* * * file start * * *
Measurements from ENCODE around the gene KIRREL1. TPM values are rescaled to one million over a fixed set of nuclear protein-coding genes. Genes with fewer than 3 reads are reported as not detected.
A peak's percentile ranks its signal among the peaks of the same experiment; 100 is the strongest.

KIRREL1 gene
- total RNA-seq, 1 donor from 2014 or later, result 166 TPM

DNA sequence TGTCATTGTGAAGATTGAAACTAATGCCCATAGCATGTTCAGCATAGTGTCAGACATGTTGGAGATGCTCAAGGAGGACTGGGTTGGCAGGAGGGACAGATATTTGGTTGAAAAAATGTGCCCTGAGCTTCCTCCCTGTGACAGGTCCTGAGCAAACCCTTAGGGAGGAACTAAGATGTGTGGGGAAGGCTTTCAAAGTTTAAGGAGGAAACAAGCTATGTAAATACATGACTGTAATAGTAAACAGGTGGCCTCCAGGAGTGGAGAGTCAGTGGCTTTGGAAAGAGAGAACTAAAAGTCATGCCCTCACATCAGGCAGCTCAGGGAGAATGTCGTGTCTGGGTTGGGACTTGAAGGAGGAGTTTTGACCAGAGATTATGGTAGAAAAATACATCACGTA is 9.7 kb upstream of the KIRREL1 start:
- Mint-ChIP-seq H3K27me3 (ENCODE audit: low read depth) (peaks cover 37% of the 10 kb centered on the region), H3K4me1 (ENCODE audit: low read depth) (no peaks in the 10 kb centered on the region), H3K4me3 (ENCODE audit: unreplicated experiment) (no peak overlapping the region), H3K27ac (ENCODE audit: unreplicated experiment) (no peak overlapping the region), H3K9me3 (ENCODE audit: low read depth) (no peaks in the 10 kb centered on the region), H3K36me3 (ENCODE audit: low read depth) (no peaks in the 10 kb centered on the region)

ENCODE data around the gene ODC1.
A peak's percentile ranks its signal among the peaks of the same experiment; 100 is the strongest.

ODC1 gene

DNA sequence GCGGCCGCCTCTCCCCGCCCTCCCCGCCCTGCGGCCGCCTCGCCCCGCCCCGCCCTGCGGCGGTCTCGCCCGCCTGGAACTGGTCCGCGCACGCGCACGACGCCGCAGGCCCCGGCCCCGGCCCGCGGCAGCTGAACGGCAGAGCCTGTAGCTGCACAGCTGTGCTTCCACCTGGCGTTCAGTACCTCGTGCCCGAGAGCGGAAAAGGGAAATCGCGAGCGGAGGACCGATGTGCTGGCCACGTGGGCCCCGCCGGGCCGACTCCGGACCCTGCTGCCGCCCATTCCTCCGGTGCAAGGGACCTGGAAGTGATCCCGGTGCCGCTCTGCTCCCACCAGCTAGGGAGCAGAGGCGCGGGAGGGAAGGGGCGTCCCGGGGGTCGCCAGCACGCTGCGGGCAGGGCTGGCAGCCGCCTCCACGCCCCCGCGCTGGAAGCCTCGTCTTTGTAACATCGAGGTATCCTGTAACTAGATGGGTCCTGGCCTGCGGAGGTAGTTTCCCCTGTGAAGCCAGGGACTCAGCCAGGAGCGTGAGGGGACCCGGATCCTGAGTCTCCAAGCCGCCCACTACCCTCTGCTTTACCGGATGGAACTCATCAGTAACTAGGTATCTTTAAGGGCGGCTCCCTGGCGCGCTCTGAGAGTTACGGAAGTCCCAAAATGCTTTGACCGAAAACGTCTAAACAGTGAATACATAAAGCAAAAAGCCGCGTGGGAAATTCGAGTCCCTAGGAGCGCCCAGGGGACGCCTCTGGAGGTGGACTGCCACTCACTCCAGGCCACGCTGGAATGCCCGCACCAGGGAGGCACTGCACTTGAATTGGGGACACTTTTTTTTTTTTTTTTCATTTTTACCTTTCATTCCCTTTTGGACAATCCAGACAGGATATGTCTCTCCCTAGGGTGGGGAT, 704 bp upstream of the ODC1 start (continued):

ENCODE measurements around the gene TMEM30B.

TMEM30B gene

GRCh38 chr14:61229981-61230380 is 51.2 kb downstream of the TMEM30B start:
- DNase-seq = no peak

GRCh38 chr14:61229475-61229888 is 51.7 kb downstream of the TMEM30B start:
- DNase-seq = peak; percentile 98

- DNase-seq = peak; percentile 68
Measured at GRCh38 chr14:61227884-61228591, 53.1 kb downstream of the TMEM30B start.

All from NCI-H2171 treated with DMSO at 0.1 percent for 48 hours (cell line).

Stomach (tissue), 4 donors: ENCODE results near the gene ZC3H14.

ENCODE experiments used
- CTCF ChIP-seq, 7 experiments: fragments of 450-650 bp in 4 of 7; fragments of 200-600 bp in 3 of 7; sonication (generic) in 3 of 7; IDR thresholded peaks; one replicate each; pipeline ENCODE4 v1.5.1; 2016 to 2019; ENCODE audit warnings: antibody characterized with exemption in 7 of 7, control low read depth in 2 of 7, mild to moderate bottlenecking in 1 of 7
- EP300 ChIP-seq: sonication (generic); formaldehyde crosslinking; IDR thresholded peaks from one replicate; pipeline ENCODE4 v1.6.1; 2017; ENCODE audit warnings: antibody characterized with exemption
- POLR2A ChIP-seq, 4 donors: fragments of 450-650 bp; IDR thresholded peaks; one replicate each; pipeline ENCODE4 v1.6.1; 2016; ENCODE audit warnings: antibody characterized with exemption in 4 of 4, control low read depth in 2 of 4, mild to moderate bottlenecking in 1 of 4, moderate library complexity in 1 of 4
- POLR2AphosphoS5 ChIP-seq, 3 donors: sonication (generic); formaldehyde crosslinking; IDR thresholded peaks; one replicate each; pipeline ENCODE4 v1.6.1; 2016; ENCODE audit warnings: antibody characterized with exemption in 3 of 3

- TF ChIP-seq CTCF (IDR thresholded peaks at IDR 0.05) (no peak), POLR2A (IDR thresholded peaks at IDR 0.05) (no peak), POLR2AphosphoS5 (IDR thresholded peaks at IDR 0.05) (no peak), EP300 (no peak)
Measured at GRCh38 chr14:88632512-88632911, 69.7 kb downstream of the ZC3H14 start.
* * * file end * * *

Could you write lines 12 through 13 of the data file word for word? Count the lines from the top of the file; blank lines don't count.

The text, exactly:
TMEM30B gene

GRCh38 chr14:61229981-61230380 is 51.2 kb downstream of the TMEM30B start: